Since last year surveillance cameras have been filming two public car parks in the town of La Madeleine, a suburb of Lille, as part of a local plan to fight prostitution.
The cameras were put in because sex workers and their clients had apparently been meeting up on a nearby street and then going the car parks to carry-out the "transaction".
Mayor Sébastien Leprêtre figured that CCTV (close circuit television) would only work if the targets knew they were being watched. He then ordered signs to be posted which bluntly say "clients of prostitutes, you are being filmed."
"When we install video surveillance cameras, we have the responsability to tell people, so we put up the signs," he told AFP. "As long as we were telling people, I decided we had better do so in a targeted way."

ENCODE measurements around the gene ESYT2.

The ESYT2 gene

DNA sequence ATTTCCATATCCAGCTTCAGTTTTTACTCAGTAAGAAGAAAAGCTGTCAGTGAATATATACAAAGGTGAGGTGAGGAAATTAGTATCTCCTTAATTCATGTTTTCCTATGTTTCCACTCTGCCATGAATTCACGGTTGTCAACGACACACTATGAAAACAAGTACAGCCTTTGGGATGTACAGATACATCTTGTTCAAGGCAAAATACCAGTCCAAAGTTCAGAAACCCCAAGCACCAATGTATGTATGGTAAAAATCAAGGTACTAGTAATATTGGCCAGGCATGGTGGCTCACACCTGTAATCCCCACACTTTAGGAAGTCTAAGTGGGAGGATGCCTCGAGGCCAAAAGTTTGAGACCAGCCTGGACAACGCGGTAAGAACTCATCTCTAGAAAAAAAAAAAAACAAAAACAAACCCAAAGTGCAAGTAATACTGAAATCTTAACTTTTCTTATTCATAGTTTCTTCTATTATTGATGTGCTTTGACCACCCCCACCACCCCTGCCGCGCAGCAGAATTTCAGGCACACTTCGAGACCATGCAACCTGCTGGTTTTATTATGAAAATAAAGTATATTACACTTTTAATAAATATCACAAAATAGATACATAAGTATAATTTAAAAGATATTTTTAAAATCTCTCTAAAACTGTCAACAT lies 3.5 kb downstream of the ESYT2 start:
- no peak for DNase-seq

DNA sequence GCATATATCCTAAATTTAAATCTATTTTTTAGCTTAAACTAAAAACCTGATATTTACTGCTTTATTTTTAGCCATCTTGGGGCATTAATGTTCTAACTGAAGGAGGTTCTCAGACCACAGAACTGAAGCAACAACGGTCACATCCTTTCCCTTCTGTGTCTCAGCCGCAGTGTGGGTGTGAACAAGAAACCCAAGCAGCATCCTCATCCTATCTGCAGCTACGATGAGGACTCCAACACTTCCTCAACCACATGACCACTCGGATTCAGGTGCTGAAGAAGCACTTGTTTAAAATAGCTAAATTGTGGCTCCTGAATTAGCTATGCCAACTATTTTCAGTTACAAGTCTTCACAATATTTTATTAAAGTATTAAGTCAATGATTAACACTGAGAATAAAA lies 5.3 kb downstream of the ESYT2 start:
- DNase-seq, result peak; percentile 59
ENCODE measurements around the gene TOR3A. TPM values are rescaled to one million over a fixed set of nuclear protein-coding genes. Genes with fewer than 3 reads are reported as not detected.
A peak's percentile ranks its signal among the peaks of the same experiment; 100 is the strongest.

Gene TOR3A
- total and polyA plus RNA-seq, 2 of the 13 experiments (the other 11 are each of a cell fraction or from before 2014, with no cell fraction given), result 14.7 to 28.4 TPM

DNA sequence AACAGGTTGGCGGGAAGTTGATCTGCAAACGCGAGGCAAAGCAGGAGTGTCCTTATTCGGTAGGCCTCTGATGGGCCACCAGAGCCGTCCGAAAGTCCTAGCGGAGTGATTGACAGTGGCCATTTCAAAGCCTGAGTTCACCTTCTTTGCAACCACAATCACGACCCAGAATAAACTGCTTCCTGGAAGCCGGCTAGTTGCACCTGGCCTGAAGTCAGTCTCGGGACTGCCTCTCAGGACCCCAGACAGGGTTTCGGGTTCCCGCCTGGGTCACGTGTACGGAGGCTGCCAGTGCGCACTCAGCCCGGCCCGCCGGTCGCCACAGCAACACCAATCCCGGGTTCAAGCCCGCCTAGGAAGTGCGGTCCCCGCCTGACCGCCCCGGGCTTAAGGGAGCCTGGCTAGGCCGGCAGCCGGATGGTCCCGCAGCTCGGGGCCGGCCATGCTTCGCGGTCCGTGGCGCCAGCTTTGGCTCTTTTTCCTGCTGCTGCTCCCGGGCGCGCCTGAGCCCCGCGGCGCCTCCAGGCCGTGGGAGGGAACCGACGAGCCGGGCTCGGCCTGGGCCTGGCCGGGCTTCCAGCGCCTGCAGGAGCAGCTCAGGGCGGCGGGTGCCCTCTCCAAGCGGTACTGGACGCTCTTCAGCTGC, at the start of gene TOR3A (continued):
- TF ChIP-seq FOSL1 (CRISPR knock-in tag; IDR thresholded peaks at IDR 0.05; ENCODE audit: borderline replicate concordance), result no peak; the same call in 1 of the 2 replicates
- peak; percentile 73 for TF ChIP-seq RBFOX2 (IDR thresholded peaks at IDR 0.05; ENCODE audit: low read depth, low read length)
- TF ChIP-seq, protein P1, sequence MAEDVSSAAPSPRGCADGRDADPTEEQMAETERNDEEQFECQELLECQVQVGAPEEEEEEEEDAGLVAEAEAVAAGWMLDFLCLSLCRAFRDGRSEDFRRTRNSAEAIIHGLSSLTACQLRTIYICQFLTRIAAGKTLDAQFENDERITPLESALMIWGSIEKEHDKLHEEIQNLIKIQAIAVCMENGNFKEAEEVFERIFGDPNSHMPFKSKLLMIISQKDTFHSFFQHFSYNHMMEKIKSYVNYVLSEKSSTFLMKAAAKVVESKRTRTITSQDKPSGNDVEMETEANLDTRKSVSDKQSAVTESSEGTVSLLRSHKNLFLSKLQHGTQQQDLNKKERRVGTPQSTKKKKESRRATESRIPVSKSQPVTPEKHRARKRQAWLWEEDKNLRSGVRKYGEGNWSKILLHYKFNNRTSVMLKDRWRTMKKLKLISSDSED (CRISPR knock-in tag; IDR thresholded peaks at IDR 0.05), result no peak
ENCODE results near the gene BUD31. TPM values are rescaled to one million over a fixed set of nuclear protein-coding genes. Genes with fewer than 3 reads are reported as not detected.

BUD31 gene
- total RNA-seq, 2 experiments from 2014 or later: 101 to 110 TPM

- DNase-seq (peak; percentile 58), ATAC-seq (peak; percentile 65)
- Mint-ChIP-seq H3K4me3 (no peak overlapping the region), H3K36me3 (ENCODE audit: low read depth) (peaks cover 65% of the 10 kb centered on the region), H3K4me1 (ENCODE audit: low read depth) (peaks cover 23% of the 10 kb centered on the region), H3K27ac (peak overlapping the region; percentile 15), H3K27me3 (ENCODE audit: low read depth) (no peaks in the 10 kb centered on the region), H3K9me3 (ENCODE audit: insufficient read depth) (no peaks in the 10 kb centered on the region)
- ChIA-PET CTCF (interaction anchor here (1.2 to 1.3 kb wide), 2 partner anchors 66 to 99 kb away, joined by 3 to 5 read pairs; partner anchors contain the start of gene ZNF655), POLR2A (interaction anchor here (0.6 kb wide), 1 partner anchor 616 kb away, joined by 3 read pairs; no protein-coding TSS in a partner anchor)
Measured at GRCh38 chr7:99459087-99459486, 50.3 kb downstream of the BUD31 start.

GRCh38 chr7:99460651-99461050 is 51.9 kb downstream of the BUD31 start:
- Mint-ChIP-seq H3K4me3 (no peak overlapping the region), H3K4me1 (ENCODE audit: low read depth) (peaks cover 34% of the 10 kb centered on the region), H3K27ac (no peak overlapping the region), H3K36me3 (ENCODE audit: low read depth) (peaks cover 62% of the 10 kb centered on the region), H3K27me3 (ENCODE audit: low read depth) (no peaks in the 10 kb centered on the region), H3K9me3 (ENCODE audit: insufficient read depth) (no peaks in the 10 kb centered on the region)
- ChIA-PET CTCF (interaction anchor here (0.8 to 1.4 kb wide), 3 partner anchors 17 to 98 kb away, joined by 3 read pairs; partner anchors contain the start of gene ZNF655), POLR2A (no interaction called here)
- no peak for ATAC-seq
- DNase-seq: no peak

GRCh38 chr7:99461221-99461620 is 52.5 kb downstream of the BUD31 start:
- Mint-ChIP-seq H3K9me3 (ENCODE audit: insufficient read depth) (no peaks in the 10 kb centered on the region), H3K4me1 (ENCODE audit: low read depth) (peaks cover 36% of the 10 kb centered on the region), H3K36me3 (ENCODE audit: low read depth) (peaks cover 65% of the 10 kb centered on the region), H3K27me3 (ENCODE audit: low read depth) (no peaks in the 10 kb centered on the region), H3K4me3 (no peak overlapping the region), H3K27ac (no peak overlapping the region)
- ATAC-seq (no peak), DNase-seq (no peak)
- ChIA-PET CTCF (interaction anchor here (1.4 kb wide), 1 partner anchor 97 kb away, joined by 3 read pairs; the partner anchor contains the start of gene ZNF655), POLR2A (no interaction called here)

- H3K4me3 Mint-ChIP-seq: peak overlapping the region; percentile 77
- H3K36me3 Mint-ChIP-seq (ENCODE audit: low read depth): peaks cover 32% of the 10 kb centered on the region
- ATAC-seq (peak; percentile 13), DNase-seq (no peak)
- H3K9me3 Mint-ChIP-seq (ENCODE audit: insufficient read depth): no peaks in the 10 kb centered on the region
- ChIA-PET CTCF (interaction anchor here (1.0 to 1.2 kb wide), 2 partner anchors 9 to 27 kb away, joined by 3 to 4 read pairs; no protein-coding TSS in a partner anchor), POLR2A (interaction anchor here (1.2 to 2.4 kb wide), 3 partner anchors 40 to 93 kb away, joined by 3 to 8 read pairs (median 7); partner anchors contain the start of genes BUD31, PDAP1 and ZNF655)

France is moving towards penalizing sex workers' clients with a new law is expected to come into force later in 2014 that would fine customers €1,500 if caught paying for sex. The highly controversial bill aims to prevent violence and sex trafficking, but prostitutes say it will just make their work more dangerous.